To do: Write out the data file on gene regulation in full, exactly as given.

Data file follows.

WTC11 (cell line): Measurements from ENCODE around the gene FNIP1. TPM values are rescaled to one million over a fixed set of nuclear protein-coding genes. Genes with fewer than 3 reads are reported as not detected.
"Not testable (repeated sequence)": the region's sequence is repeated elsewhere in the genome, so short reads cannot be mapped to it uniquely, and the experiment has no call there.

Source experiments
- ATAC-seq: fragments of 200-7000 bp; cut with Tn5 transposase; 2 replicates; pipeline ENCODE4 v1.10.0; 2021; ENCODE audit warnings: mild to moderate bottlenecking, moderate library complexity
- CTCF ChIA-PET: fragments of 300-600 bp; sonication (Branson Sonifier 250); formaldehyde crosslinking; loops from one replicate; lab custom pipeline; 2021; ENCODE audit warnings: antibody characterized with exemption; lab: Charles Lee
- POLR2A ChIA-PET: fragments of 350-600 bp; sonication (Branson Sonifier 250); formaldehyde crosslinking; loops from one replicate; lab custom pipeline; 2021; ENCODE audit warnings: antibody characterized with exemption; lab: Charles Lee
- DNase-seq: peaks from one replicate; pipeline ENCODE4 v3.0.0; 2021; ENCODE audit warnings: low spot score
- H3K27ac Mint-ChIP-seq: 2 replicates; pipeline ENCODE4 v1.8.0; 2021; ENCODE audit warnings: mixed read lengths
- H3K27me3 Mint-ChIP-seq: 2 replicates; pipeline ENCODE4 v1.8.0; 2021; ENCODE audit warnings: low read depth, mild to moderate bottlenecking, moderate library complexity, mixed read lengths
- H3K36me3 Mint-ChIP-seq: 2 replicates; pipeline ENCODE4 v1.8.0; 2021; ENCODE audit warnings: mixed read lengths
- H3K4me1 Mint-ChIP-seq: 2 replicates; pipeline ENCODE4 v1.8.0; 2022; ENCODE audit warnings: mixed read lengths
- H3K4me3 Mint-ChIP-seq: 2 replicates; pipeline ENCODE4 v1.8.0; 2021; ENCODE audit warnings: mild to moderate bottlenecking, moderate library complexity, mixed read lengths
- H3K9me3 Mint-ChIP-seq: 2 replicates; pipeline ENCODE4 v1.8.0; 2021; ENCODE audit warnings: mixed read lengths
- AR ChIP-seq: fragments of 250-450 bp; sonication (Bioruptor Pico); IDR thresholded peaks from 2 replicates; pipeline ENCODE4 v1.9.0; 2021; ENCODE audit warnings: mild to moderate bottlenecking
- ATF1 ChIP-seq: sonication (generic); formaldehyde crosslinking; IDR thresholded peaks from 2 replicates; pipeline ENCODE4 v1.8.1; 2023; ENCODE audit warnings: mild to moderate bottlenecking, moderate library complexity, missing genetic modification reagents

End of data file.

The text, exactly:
WTC11 (cell line): Measurements from ENCODE around the gene FNIP1. TPM values are rescaled to one million over a fixed set of nuclear protein-coding genes. Genes with fewer than 3 reads are reported as not detected.
"Not testable (repeated sequence)": the region's sequence is repeated elsewhere in the genome, so short reads cannot be mapped to it uniquely, and the experiment has no call there.

Source experiments
- ATAC-seq: fragments of 200-7000 bp; cut with Tn5 transposase; 2 replicates; pipeline ENCODE4 v1.10.0; 2021; ENCODE audit warnings: mild to moderate bottlenecking, moderate library complexity
- CTCF ChIA-PET: fragments of 300-600 bp; sonication (Branson Sonifier 250); formaldehyde crosslinking; loops from one replicate; lab custom pipeline; 2021; ENCODE audit warnings: antibody characterized with exemption; lab: Charles Lee
- POLR2A ChIA-PET: fragments of 350-600 bp; sonication (Branson Sonifier 250); formaldehyde crosslinking; loops from one replicate; lab custom pipeline; 2021; ENCODE audit warnings: antibody characterized with exemption; lab: Charles Lee
- DNase-seq: peaks from one replicate; pipeline ENCODE4 v3.0.0; 2021; ENCODE audit warnings: low spot score
- H3K27ac Mint-ChIP-seq: 2 replicates; pipeline ENCODE4 v1.8.0; 2021; ENCODE audit warnings: mixed read lengths
- H3K27me3 Mint-ChIP-seq: 2 replicates; pipeline ENCODE4 v1.8.0; 2021; ENCODE audit warnings: low read depth, mild to moderate bottlenecking, moderate library complexity, mixed read lengths
- H3K36me3 Mint-ChIP-seq: 2 replicates; pipeline ENCODE4 v1.8.0; 2021; ENCODE audit warnings: mixed read lengths
- H3K4me1 Mint-ChIP-seq: 2 replicates; pipeline ENCODE4 v1.8.0; 2022; ENCODE audit warnings: mixed read lengths
- H3K4me3 Mint-ChIP-seq: 2 replicates; pipeline ENCODE4 v1.8.0; 2021; ENCODE audit warnings: mild to moderate bottlenecking, moderate library complexity, mixed read lengths
- H3K9me3 Mint-ChIP-seq: 2 replicates; pipeline ENCODE4 v1.8.0; 2021; ENCODE audit warnings: mixed read lengths
- AR ChIP-seq: fragments of 250-450 bp; sonication (Bioruptor Pico); IDR thresholded peaks from 2 replicates; pipeline ENCODE4 v1.9.0; 2021; ENCODE audit warnings: mild to moderate bottlenecking
- ATF1 ChIP-seq: sonication (generic); formaldehyde crosslinking; IDR thresholded peaks from 2 replicates; pipeline ENCODE4 v1.8.1; 2023; ENCODE audit warnings: mild to moderate bottlenecking, moderate library complexity, missing genetic modification reagents